Search - Spanish Harlem Orchestra :: Un Gran Dia En El Barrio

Un Gran Dia En El Barrio
Spanish Harlem Orchestra
Un Gran Dia En El Barrio
Genres: International Music, Latin Music
  •  Track Listings (10) - Disc #1

This record is Spanish Harlem's answer to Cuba's Buena Vista Social Club. Slipcase. Ropeadope Records. 2002.


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CD Details

All Artists: Spanish Harlem Orchestra
Title: Un Gran Dia En El Barrio
Members Wishing: 0
Total Copies: 0
Label: Rope a Dope
Release Date: 9/17/2002
Genres: International Music, Latin Music
Styles: Tropical, Salsa
Number of Discs: 1
SwapaCD Credits: 1
UPCs: 014431601224, 075679313522, 821838293422


Album Description
This record is Spanish Harlem's answer to Cuba's Buena Vista Social Club. Slipcase. Ropeadope Records. 2002.

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CD Reviews

Nuyorican vs Cuban - There is a difference
Daniel Fernandez | Sydney, New South Wales Australia | 07/04/2004
(3 out of 5 stars)

"First of all, on the record, it's a decent album. But the new album - Across 110 st - is better. But the bolero "Obsesion" is done perfectly and is worth the CD just for that. Further "Vale Mas Un Guaguanco" is slamming. Again though, the new album is better, if only it has Ruben Blades on 4 tracks. Also, comparing Buena Vista Social Club (BVSC) to Spanish Harlem orchestra is like comparing Apples to Oranges. BVSC are firmly rooted in the Cuban "salsa" tradition, whereas SHO are rooted in the Nuyorican tradition. There is a distinct difference (read below). Also complaining about the voices of Ferrer and Portuondo is silly because they are both elderly and there best days are behind them. There is no way they could sound as good as younger singers in their prime.Now, on this Puerto Rican - Cuban feud. I think I can speak ojectively because my father is Spanish, my mother Peruvian, and I was born in Australia. I have no alegiance to either side (except that I do prefer Nuyorican-salsa dura to Cuban salsa-guaguanco, etc) . Also I am 27 but am a lover of Latin American music in general and I devour it. So here it is. The Cubans no doubt invented forms that would lead and formed the base of salsa - for example Guaguanco, Montuno, etc - but they did not invent salsa. Salsa is the music that came out of New York in the late 60's and 70's (and indeed the term didn't even get used to describe the music until mid 70's). Nobody was calling Cuban music "salsa" prior to the 70's. Salsa was used to describe the music coming from New York (and the Puerto Rican community) and the Fania label as well as the stuff on the Tico and Inca labels. Then it got adopted by every other music with a clave and is even used to describe certain manufactured pop artists (whom I won't name). On the music itself, listen to a Sonora Matancera record and then compare it to Sonora Poncena. They are different forms of music. It's like comparing Benny Goodman to Count Basie. The fact is the "salsa" music coming out of New York/Puerto Rico in the 70's was a hybrid of Cuban music, funk, jazz, and soul. It was much more open to influence and is much more dynamic - Nuyorican salsa is disco whereas Cuban is ballroom. Willie Colon even chopped up the sacred clave so that it was almost unrecognizable, a Cuban would never have done that. One last gripe, I keep hearing how Salsa Timba is so fresh and new and how they are mixing R&B and jazz with salsa (they don't even do it very well). What's so new about it? Wasn't this what salsa was in the 70's from New York. I challenge anyone to listen to Hector Lavoe's La Voz album (as well as countless of Colon, Barretto, Palmieri, Blades tracks) from the mid 70's and tell me that the album isn't littered with funk, soul, and jazz references from the beginning to the end. I give love to both salsa communities (Puerto Rica and Cuba) but its about time Cubans stopped saying that Nuyorican salsa is just a badly made version of Cuban music. The Nuyoricans took Cuban music to a whole new level of experimentation and energy and created a new form that should be recognised.Finally, it's amazing how little recognition is given to the Latino community of New York for creating salsa. It is a forgotten story and a little known fact (even amongst some latinos). I speak to Australian's (even some latino-Autralians) who wouldn't have the first clue about how important New York Puerto Ricans were to salsa history. They just assume its all from Cuba and its all the same music. From what I understand its a similar issue in the US where latino contribution to music and culture is not understood or acknowledged. When pop artists get called salsa you know there is a problem.Buy the album"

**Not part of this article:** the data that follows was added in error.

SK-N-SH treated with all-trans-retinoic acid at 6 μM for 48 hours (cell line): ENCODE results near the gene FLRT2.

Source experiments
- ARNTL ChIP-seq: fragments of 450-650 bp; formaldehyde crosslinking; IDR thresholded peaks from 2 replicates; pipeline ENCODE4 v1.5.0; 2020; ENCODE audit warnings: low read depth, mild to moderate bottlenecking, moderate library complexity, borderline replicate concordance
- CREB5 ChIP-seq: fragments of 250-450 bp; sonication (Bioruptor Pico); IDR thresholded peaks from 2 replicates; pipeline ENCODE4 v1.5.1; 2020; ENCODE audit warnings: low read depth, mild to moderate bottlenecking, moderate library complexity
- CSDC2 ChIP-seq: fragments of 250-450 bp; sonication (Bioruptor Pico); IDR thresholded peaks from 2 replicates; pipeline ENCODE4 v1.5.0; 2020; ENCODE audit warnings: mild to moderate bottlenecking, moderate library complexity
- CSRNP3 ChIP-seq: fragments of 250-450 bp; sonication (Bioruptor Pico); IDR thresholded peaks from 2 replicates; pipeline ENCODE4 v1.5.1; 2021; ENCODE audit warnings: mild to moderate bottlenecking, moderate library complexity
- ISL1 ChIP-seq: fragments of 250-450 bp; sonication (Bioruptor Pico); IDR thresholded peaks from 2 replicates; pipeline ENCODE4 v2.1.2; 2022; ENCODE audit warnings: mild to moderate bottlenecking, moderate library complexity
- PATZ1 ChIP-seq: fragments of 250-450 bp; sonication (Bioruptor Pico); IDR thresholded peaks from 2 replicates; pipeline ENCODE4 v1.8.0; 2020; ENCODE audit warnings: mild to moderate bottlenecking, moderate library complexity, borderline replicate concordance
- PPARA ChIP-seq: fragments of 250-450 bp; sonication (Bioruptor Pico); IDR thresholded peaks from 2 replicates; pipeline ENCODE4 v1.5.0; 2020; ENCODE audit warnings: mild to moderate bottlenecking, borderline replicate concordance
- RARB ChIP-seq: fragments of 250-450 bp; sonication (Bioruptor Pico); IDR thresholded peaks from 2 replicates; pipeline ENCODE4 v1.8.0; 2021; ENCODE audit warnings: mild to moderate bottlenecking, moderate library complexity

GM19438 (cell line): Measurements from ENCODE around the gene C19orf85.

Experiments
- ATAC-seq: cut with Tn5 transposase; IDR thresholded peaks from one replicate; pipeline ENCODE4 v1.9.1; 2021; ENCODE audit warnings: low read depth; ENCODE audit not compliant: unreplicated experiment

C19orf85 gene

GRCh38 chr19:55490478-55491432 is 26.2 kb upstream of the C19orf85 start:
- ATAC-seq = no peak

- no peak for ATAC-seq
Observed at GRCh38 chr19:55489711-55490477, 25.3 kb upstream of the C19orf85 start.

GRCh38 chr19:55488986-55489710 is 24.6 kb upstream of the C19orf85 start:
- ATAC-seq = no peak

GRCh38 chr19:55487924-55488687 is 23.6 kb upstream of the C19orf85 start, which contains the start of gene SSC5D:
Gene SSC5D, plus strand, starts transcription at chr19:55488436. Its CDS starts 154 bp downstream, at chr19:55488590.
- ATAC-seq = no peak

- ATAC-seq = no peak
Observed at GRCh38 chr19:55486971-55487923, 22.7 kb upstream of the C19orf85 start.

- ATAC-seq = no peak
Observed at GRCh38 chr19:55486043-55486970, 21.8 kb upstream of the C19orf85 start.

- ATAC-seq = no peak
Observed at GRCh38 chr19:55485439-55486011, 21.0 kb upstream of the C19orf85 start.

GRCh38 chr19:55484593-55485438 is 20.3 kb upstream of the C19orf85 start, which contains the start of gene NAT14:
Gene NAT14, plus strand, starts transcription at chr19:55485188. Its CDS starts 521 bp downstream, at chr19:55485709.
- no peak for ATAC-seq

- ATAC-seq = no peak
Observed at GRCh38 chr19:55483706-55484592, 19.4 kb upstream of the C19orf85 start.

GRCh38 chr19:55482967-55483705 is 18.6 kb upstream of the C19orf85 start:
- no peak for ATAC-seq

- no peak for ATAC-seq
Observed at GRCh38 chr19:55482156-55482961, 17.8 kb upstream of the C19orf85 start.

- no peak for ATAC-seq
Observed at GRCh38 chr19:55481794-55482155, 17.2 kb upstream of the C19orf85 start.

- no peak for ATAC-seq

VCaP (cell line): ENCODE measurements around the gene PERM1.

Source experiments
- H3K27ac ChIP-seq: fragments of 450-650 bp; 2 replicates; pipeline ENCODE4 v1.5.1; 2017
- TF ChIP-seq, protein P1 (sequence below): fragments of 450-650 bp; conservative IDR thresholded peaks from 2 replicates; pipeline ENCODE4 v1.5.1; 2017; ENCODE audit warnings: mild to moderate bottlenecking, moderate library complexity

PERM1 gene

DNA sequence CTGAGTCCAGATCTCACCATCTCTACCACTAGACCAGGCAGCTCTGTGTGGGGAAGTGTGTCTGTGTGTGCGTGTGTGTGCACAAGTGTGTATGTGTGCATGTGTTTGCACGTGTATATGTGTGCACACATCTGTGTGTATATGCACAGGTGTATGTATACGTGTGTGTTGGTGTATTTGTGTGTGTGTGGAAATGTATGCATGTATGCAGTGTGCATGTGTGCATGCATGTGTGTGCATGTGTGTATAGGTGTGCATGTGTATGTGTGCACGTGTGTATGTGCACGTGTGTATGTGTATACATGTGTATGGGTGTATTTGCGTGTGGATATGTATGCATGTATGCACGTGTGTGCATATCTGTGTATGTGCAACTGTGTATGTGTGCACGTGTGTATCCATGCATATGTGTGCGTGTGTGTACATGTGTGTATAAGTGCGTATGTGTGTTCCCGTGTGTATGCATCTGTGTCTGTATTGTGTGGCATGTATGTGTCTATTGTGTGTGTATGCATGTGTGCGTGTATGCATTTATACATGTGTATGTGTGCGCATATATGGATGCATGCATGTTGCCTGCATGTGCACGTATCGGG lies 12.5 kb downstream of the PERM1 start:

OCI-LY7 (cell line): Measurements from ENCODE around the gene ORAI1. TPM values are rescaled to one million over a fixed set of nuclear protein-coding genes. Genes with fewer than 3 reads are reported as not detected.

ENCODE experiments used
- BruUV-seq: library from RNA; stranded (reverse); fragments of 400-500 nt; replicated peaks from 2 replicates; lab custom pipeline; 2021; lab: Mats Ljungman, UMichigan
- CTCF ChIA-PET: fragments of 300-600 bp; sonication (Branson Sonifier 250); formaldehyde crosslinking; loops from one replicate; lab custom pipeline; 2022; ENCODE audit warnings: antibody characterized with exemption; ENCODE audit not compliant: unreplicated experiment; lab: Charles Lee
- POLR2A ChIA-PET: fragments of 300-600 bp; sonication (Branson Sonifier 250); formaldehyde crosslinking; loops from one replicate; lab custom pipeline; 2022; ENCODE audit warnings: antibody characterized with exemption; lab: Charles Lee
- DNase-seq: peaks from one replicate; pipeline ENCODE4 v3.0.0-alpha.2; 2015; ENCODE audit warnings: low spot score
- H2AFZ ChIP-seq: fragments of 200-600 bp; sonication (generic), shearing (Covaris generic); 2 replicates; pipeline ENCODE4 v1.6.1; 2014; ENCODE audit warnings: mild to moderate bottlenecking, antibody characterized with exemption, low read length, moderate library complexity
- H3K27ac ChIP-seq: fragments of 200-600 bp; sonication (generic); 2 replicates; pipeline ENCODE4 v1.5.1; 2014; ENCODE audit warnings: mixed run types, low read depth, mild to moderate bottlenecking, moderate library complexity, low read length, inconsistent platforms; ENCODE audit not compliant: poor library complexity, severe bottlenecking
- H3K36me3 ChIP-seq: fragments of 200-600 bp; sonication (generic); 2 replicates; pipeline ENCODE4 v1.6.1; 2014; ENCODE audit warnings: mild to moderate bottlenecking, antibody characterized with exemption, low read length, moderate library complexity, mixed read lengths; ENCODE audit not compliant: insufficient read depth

A documentary of Spanish Harlem?s music traditions
Mariela Perez | North Carolina | 02/27/2003
(5 out of 5 stars)

"Composed of 13 New York Salsa pioneers The Spanish Harlem Orchestra had one main goal when they set up to record Un Gran Día en el Barrio- to freshen up the invigorating sounds of 60's and 70's salsa. Oscar Hernandez (who's credit list goes from creating the theme song from HBO's "Sex and the City" to working with Tito Puente and Paul Simon) directed this group of musicians who had never before worked together, but whom innately shared the powerful history of the rhythm. The album opens with Tito Rodriguez' "Mama Guela," and also includes tracks such as Willie Colon and Hector Lavoe's "Llegó la Banda," the popular bolero "Obsesión," and the well-known "Somos Iguales." Un Gran Día en el Barrio might be a lively danceable album that everyone can enjoy, but above all, Un Gran Día en el Barrio is a documentary of Spanish Harlem's music traditions where the true soul of salsa is captured."
El Poder de la Salsa
zahnmann | 01/29/2003
(5 out of 5 stars)

"Wonderful CD for those of us who DJ get it own it. Infectious grooves and sexy rhythms only enhance the experiance. I recommend it for those people who want to hear Salsa as it should be played. True soneros who use of voice add to the beat. For those people experiancing salsa for the first time do not confuse Marc Anthony for a salsero. ....."